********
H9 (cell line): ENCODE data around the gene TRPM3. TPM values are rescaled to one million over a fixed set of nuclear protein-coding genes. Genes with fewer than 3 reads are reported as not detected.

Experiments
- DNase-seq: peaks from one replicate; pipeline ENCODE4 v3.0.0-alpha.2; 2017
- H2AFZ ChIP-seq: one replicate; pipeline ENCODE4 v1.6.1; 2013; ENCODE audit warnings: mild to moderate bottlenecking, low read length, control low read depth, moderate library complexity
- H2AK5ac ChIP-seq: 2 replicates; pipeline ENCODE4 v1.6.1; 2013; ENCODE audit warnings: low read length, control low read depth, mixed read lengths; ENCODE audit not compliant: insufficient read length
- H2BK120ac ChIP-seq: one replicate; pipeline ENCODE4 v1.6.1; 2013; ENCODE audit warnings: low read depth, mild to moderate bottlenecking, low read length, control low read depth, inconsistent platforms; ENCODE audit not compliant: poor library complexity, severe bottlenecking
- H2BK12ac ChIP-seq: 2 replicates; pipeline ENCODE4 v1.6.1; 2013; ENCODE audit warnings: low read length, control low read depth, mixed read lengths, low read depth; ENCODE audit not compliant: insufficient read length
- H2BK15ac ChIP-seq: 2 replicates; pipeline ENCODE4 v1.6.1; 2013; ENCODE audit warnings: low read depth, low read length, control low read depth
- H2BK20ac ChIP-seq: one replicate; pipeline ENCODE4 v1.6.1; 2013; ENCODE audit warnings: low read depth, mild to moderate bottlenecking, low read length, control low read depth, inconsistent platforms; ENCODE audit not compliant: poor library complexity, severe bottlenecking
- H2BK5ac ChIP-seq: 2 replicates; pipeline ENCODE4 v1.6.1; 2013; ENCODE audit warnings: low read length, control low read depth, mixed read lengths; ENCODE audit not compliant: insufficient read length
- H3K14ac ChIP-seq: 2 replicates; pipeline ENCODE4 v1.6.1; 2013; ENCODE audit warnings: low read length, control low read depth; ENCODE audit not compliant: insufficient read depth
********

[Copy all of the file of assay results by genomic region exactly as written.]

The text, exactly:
H9 (cell line): ENCODE data around the gene TRPM3. TPM values are rescaled to one million over a fixed set of nuclear protein-coding genes. Genes with fewer than 3 reads are reported as not detected.

Experiments
- DNase-seq: peaks from one replicate; pipeline ENCODE4 v3.0.0-alpha.2; 2017
- H2AFZ ChIP-seq: one replicate; pipeline ENCODE4 v1.6.1; 2013; ENCODE audit warnings: mild to moderate bottlenecking, low read length, control low read depth, moderate library complexity
- H2AK5ac ChIP-seq: 2 replicates; pipeline ENCODE4 v1.6.1; 2013; ENCODE audit warnings: low read length, control low read depth, mixed read lengths; ENCODE audit not compliant: insufficient read length
- H2BK120ac ChIP-seq: one replicate; pipeline ENCODE4 v1.6.1; 2013; ENCODE audit warnings: low read depth, mild to moderate bottlenecking, low read length, control low read depth, inconsistent platforms; ENCODE audit not compliant: poor library complexity, severe bottlenecking
- H2BK12ac ChIP-seq: 2 replicates; pipeline ENCODE4 v1.6.1; 2013; ENCODE audit warnings: low read length, control low read depth, mixed read lengths, low read depth; ENCODE audit not compliant: insufficient read length
- H2BK15ac ChIP-seq: 2 replicates; pipeline ENCODE4 v1.6.1; 2013; ENCODE audit warnings: low read depth, low read length, control low read depth
- H2BK20ac ChIP-seq: one replicate; pipeline ENCODE4 v1.6.1; 2013; ENCODE audit warnings: low read depth, mild to moderate bottlenecking, low read length, control low read depth, inconsistent platforms; ENCODE audit not compliant: poor library complexity, severe bottlenecking
- H2BK5ac ChIP-seq: 2 replicates; pipeline ENCODE4 v1.6.1; 2013; ENCODE audit warnings: low read length, control low read depth, mixed read lengths; ENCODE audit not compliant: insufficient read length
- H3K14ac ChIP-seq: 2 replicates; pipeline ENCODE4 v1.6.1; 2013; ENCODE audit warnings: low read length, control low read depth; ENCODE audit not compliant: insufficient read depth